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Bike and Motor Vehicle Accidents: Finding Fault

by Rob Morrissey on June 27, 2013

Robert Morrissey is a recent law school graduate who has picked up a love of writing. He contributes frequently to Solomon-Relihan, a law firm based out of Arizona. When he’s not writing or making the coffee at his office, Robert spends time traveling and volunteering in his community.

With rising gas prices and more attention being paid to staying fit and ‘going green,’ more people are opting to ride their bicycles as opposed to driving or taking public transportation. If you have been biking with traffic for any length of time, however, you know the dangers inherent to sharing the road with vehicles. Many drivers are simply not use to sharing the road with cyclists. As a result, drivers aren’t paying the attention they need to spot a bicyclist sharing the road with them.

In the United States in 2010, the U.S. Department of Transportation reported that 52,000 bicyclists were injured in collisions with motor vehicles. An additional 618 cyclists were killed. Both of these numbers make up roughly 2 percent of all motor vehicle traffic accidents and traffic fatalities. Where ever there is a mix of bikes and cars, accidents are sure to happen. The more crowded and compact the area, the greater risk for accidents.

A bicyclist needs to pay special attention to what’s going on around them. However, if they are in an accident with a motor vehicle, the chances of being injured are substantial. Lawsuits to recover damages resulting from injuries to a bicyclist by a motor vehicle include the same issues as any motor vehicle accident lawsuit. A cyclist involved in an accident with a vehicle should seek the guidance of a car accident lawyer to determine if they are eligible to collect damages.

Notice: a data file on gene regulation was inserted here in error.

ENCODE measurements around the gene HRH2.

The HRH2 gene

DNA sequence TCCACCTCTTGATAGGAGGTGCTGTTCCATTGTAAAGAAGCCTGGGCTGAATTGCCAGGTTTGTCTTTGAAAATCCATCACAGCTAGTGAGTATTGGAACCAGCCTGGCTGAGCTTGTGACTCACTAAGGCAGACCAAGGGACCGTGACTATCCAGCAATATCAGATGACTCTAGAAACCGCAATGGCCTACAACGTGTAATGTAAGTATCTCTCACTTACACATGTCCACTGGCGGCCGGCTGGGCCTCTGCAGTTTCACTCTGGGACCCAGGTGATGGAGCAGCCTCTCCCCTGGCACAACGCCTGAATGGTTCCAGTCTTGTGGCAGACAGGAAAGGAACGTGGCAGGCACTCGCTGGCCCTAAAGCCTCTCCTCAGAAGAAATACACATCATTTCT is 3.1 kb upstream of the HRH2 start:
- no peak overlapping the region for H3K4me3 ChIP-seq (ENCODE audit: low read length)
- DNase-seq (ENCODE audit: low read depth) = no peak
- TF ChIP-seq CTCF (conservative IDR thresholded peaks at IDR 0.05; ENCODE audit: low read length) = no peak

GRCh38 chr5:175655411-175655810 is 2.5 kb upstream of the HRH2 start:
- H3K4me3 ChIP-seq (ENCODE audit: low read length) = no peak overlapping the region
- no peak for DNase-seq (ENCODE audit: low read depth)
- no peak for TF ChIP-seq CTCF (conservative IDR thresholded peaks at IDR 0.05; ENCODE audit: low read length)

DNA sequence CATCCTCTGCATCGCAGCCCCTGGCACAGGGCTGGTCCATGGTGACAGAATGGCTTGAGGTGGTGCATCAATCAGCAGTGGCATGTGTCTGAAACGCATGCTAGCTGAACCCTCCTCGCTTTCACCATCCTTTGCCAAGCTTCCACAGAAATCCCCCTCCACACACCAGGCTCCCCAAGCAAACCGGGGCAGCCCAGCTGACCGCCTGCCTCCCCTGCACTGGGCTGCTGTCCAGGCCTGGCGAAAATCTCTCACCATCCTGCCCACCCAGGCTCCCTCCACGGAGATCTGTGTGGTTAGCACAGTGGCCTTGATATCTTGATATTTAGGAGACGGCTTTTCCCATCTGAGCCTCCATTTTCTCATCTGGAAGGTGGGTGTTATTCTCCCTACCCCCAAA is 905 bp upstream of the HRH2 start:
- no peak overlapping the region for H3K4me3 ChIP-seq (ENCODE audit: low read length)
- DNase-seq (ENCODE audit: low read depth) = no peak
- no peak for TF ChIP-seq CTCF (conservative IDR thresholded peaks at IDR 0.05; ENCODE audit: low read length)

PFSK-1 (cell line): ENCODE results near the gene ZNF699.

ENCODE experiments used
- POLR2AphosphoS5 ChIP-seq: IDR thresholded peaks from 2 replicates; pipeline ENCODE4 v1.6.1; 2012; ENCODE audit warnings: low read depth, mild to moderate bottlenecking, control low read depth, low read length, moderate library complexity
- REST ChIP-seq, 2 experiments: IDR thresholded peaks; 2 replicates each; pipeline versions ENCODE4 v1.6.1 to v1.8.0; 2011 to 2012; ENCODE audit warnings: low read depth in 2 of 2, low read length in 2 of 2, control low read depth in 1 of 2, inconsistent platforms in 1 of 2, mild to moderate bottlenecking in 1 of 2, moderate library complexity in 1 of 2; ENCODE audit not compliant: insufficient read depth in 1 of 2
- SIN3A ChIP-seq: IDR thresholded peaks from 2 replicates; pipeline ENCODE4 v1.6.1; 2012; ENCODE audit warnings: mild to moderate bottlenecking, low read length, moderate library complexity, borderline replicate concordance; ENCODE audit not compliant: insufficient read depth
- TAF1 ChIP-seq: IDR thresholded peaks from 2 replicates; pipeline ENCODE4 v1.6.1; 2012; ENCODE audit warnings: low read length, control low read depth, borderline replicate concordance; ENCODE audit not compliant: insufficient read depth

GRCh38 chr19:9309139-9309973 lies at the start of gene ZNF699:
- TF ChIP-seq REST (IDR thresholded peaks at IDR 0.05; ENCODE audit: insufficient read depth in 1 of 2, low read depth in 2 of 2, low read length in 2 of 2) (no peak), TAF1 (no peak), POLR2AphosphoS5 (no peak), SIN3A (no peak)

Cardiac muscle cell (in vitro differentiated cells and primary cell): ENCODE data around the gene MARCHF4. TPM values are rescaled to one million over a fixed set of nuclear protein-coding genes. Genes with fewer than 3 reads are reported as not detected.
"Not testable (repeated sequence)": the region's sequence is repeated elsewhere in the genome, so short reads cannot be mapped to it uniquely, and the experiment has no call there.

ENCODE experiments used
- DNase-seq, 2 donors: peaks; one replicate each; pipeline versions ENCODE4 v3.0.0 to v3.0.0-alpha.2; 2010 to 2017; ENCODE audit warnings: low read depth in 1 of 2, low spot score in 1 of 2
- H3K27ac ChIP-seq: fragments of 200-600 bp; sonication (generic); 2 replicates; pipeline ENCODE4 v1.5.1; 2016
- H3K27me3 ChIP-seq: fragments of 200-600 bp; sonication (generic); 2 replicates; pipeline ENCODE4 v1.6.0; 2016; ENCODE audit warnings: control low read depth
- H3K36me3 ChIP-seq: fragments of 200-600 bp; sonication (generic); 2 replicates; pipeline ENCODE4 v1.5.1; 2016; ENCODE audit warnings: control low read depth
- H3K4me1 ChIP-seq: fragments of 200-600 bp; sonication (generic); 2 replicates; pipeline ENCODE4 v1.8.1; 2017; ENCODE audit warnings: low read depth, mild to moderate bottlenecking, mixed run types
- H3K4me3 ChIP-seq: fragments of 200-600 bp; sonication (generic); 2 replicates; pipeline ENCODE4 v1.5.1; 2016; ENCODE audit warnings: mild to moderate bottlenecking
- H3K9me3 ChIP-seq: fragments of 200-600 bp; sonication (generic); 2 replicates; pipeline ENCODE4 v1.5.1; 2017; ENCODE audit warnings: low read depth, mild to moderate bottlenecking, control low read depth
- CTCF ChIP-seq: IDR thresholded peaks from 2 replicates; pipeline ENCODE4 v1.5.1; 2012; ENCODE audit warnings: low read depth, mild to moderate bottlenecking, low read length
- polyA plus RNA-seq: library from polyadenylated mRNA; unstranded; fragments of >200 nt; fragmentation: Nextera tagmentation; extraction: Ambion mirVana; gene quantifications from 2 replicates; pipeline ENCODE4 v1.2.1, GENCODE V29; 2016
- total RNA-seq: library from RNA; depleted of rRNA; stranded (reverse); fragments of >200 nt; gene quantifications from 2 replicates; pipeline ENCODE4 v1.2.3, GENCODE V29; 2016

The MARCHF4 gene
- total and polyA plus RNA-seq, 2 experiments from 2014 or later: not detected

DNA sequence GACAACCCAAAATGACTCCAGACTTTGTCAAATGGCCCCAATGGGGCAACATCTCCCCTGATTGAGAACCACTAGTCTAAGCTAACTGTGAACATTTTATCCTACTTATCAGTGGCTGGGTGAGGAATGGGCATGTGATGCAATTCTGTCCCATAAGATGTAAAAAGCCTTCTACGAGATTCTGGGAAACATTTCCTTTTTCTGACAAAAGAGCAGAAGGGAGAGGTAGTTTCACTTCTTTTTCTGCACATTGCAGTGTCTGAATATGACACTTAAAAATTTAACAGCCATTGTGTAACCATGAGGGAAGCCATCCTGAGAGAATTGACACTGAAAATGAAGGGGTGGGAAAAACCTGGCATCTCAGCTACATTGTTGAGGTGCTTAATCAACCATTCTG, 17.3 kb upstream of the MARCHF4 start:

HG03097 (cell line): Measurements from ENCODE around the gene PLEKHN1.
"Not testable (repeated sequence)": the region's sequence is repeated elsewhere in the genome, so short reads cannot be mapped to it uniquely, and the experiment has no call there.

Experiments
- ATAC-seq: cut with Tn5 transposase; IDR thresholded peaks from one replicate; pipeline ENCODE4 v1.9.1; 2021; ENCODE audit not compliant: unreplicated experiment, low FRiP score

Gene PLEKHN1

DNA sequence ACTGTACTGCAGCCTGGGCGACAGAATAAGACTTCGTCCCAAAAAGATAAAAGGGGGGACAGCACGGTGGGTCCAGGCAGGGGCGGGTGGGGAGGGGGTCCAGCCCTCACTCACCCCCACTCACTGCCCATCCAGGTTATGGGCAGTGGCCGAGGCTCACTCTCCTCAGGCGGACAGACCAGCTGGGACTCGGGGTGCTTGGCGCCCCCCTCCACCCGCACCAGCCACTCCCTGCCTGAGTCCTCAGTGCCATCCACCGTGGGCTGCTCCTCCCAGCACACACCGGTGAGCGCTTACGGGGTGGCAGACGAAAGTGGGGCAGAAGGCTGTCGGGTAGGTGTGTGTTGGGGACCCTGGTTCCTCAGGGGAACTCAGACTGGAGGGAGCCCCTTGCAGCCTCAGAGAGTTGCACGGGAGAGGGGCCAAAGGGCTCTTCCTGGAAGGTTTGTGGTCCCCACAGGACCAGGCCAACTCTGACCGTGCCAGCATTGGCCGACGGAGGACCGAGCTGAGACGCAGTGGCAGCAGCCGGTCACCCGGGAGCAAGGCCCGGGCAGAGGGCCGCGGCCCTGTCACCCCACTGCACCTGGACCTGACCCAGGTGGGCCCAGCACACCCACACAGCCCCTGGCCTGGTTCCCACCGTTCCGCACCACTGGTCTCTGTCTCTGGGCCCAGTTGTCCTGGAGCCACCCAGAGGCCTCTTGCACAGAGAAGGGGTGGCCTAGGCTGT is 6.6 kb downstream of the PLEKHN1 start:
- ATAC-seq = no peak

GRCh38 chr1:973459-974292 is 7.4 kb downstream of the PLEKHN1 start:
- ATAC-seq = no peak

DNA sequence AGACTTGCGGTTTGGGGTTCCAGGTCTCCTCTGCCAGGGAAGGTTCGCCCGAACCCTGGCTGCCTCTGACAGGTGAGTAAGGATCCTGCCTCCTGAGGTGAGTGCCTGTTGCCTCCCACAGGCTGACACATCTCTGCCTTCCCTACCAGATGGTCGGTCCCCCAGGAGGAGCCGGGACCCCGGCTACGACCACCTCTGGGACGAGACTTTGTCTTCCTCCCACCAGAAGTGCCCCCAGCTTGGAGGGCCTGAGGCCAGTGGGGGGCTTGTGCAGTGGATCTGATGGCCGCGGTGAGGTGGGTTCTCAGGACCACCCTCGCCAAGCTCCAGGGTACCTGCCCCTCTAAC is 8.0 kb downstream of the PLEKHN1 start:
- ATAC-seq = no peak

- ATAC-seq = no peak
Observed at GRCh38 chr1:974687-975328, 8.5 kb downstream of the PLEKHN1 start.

Proving Negligence

Fault for an accident usually comes down to negligence, either on the part of the motor vehicle driver or that of the bicyclist. Bicyclists must obey the rules of the road the same as motor vehicles. In addition, a bicyclist should take measures to ensure their own safety when sharing the road with vehicles.

If a bicyclist has suffered an injury and sues for damages, the outcome will generally depend on several circumstances. First, did the driver of the vehicle show negligence which led to the injuries sustained by the bicyclist? Second, did any negligence on the part of the bicyclist cause or contribute to the accident?

Negligence on the part of a vehicle driver can result from a number of reasons. Speeding, running a stop sign, or drifting into a marked bike lane are just a few causes of negligence on the part of drivers that may lead to an accident with a cyclist. Even parked cars can be a danger. For example, “dooring,” or opening a car door immediately in front of a bicyclist without looking, is a major cause of accidents between bikes and automobiles, usually resulting in injury to the cyclist if they don’t have time to react.

When a bicyclist sues to recover damages from an accident, they must prove negligence on the part of the defendant either through eyewitnesses or other testimony. Other testimony may include video from local surveillance cameras or a violation cited to the driver at the time of the accident. For example, a speeding ticket issued at the time of the accident would count as evidence of negligence.

Negligence on the part of the cyclist will also play into the amount of damages collected by the cyclist. A cyclist would display negligence by riding the wrong way on a one way street, ignoring traffic laws, or making an abrupt turn into traffic. If a cyclist’s negligence is deemed to have contributed to the accident, this is known as contributory or comparative negligence. As a result, the cyclist may not be able to collect for injuries suffered in the accident.

Rob Morrissey

Rob Morrissey

Rob Morrissey

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